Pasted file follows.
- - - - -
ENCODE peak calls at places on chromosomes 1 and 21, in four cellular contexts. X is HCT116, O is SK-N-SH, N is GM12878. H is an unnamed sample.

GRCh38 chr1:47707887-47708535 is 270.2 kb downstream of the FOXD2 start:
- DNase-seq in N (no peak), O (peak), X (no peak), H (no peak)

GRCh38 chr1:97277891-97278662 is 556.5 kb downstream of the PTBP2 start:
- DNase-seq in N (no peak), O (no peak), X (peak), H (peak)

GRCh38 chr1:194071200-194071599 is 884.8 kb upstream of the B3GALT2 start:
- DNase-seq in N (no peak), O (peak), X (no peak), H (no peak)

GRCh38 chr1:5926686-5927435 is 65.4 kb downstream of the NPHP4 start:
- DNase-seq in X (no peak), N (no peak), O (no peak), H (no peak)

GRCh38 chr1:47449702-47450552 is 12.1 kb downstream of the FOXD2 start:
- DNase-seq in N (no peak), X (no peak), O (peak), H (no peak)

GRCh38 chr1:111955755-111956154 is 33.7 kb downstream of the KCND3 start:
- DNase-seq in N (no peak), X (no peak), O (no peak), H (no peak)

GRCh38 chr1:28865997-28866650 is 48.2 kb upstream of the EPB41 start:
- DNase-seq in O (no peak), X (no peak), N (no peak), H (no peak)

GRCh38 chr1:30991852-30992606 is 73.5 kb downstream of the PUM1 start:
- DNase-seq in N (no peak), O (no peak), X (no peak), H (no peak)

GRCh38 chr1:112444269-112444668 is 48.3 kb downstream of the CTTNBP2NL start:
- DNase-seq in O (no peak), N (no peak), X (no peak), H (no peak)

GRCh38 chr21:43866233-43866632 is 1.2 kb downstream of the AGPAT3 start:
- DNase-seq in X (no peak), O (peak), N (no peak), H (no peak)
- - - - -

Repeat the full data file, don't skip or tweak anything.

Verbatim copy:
ENCODE peak calls at places on chromosomes 1 and 21, in four cellular contexts. X is HCT116, O is SK-N-SH, N is GM12878. H is an unnamed sample.

GRCh38 chr1:47707887-47708535 is 270.2 kb downstream of the FOXD2 start:
- DNase-seq in N (no peak), O (peak), X (no peak), H (no peak)

GRCh38 chr1:97277891-97278662 is 556.5 kb downstream of the PTBP2 start:
- DNase-seq in N (no peak), O (no peak), X (peak), H (peak)

GRCh38 chr1:194071200-194071599 is 884.8 kb upstream of the B3GALT2 start:
- DNase-seq in N (no peak), O (peak), X (no peak), H (no peak)

GRCh38 chr1:5926686-5927435 is 65.4 kb downstream of the NPHP4 start:
- DNase-seq in X (no peak), N (no peak), O (no peak), H (no peak)

GRCh38 chr1:47449702-47450552 is 12.1 kb downstream of the FOXD2 start:
- DNase-seq in N (no peak), X (no peak), O (peak), H (no peak)

GRCh38 chr1:111955755-111956154 is 33.7 kb downstream of the KCND3 start:
- DNase-seq in N (no peak), X (no peak), O (no peak), H (no peak)

GRCh38 chr1:28865997-28866650 is 48.2 kb upstream of the EPB41 start:
- DNase-seq in O (no peak), X (no peak), N (no peak), H (no peak)

GRCh38 chr1:30991852-30992606 is 73.5 kb downstream of the PUM1 start:
- DNase-seq in N (no peak), O (no peak), X (no peak), H (no peak)

GRCh38 chr1:112444269-112444668 is 48.3 kb downstream of the CTTNBP2NL start:
- DNase-seq in O (no peak), N (no peak), X (no peak), H (no peak)

GRCh38 chr21:43866233-43866632 is 1.2 kb downstream of the AGPAT3 start:
- DNase-seq in X (no peak), O (peak), N (no peak), H (no peak)